Those who know of the fruits often remember them from the pies of a grandmother or aunt. Their flavor is reminiscent of a cross between a tomato and a pineapple, their texture and size just slightly smaller than that of a cherry tomato. While I'm sure they're excellent sugared and baked, for now I'm content just to snack on them.


Yellow watermelon & cherry tomato salad

Rather than simply see this salad, I wish that you could smell it. The heavy, honeyed breath of the yellow watermelon mingles with the tingling spice of the shredded basil and the sweet, robust scent of the tiny cherry tomatoes to form a medley maddening in its redolence.

Crumbled blue cheese and sweet balsamic add tang and breadth, and the perfume settles like a haze over the kitchen.

Just as the fruits are perfectly ripe, the heft of the meal fits the season, too. The watermelon slips down like a jug of sugared ice tea, heavy and smooth and just sweet enough. Basil adds zest; the tomatoes are at once hearty and delicate. Blue cheese quenches the pit of hunger left otherwise to continue wandering through the belly; balsamic dressing adds a touch of satisfying oil.

Salt enhances the zip of it all, sprinkled over the melon as a sweetener to its sunny flesh. A lone fork can finish the deal, stealing piece after piece until finally all that remains is a puddle of juice and seed, and the lingering smell. Here at the table, the next day, I can almost smell it still, the aroma of high August.


Serves 4-6

Cut one small yellow watermelon into bite sized chunks, removing seeds if possible. Halve 2 and 1/2 cups cherry tomatoes. Tear 1/2 cup basil leaves into halves (to release smell). Mix watermelon, tomatoes, and basil in a large bowl and sprinkle lightly with salt. Top with 1/3 cup crumbled blue cheese and several tablespoons sweet balsamic dressing.


Chocolate zucchini muffins

Perhaps it's the rain, but recent days have found me holding in a baking pattern. While the air cools down outside, earth damp and leaves dewy, I settle into my kitchen for another afternoon with the oven.

Yesterday, it was the baseball bat I found lurking under the leaves of my zucchini plant that inspired me. Carrying it back to the kitchen alongside cherry tomatoes and green beans, I wondered what use I could possible make of it. It was no day for a stir fry, lasagna loomed too complicated, and the freezer shelves sat already packed with dated bags: zucchini, our garden 7/12...

Suddenly, I pulled out the grater and reduced the bat to a heap of shredded squash. I donned an apron and grabbed a mixing bowl and spoon, pulled out cocoa and flour, salt and butter, cinnamon and vanilla, and prepared for a summertime ritual.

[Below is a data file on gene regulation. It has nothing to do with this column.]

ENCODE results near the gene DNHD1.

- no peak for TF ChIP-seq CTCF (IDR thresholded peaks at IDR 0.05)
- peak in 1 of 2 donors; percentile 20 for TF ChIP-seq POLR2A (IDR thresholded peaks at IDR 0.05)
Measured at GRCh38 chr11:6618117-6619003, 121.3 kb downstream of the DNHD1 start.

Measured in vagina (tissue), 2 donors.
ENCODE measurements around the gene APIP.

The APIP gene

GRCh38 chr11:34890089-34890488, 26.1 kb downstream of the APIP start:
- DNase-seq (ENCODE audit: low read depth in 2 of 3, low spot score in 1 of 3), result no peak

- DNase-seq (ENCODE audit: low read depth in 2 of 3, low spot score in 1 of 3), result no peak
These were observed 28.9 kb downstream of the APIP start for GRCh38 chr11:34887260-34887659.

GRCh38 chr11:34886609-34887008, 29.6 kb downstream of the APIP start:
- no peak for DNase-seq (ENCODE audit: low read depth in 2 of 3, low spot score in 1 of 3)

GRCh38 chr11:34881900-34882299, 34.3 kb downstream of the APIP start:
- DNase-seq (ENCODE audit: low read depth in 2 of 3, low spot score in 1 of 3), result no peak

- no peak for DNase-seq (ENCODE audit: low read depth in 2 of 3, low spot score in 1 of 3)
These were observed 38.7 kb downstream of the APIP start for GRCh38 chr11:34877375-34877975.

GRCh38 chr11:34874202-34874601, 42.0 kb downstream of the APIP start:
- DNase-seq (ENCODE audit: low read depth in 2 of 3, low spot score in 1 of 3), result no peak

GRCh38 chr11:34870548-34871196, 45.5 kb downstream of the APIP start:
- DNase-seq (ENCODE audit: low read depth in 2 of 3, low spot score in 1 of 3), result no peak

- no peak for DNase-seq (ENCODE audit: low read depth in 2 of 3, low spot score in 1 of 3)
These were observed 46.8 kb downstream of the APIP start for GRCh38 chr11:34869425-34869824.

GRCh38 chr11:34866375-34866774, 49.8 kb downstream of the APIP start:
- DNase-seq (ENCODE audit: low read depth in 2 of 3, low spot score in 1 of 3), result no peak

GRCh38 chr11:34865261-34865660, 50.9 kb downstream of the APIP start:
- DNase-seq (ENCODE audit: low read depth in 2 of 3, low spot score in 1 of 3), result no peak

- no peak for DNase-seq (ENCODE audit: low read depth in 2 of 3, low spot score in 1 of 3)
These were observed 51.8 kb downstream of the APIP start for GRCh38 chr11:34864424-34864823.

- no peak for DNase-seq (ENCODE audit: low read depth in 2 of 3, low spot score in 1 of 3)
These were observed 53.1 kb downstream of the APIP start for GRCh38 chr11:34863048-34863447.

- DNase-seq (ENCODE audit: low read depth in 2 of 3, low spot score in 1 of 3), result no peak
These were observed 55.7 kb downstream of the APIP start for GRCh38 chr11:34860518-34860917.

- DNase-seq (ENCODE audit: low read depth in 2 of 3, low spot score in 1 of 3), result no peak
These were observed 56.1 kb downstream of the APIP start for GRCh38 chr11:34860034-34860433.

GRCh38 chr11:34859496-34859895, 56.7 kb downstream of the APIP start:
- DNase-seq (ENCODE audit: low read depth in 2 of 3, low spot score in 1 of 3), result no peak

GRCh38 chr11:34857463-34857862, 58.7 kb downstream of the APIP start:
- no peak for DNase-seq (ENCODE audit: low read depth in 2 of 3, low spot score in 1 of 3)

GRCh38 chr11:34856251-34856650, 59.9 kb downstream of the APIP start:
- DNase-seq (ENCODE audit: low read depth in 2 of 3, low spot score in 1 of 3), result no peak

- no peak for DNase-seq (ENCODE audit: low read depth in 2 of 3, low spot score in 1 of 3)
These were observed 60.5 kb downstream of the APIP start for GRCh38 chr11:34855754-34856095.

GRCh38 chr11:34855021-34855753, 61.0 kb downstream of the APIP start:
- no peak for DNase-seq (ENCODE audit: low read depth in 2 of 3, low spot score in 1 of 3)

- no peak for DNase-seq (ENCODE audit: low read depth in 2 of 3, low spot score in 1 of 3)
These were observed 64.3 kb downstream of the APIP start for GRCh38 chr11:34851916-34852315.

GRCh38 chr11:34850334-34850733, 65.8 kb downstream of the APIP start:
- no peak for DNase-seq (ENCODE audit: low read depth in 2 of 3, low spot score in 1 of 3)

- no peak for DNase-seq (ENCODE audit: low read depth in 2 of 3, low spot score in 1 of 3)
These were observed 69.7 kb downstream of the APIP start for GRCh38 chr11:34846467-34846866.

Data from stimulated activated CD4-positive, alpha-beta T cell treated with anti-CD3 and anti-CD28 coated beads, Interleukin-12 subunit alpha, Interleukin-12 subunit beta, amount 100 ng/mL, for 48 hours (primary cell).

Chocolate zucchini bread has been a favorite in my family since the day we first fooled my father. While he didn't like the idea of greenery in his birthday cake, he could boast no complaints about the taste. And so we started making it for more mundane occasions: to mark the passing of another week with too many zucchini, to celebrate the arrival of a baseball bat, or to freeze for a winter breakfast with warmth and a hint of August.

Since leaving home, I hadn't had a piece; this is my first year with a garden, and it seems my neighbors are too polite to try to fool me with a sample. I, for one, won't let that stop me. With a recipe this good, it's only courteous to share.


Makes 16 small muffins or 1 10-inch loaf

In a mixing bowl, combine 2 and 1/2 cups whole-wheat flour, 1/2 cup unsweetened cocoa powder, 2 and 1/2 teaspoons baking powder, 1 and 1/2 teaspoons baking soda, 1 teaspoon salt, and 1 teaspoon cinnamon. Stir, set aside, and preheat the oven to 350.

In a large mixing bowl, beat 3/4 cup softened butter with 1 cup sugar, 1/2 cup maple syrup, and 1/4 cup honey. Add 3 eggs, 1/2 cup milk, and 2 teaspoons vanilla and continue mixing. Setting the beater aside, mix in 2 cups shredded, un-peeled zucchini. Stir in flour mixture and pour into muffin tins or one 10-inch tube pan. Do not overcook; bread should be slightly gooey at the center.

If desired, leave out cocoa for plain zucchini bread or muffins. Both versions can be drizzled when cool with a glaze of 2 cups powdered sugar, 3 tablespoons milk, and 1 teaspoon vanilla beaten together for a light dessert.


Chocolate chip cookies

I have a confession to make. I am a slave to chocolate chip cookies. Not just any chocolate chip cookies: soft ones, with large, unbreakable chips of solid dark chocolate surrounded by only the thinest cushioning of dough.

Given the choice, I do not like them warm. I prefer that the chocolate re-solidify, that the rich sweet chunks melt slowly against the tongue, and that the surrounding dough crumble slowly into a thick syrup against the roof of my mouth.

In the summer, I buy them at the Flying Fish alongside a cup of creamy iced coffee, from behind the deli counter at Jam's on the way to work, or from the Sweet Escape instead of an afternoon ice cream. I have spent, I am sure, far more money on this habit than I would prefer to imagine.

So when the New York Times came out with a new recipe for the cookies—not just a new one, but what it called the best one—I was itching to try it, and perhaps even save some money in the process. Problem was, I didn't have any of the ingredients. Cake flour? Bread flour? I had a tin of whole wheat flour from a farm in Maine, the closest and best I could find, purchased twice a year in 20 pound bags. Then there was the light brown sugar; while I keep granulated around for canning and jams, I hadn't seen a bag of Domino's light in the cupboard for at least a year.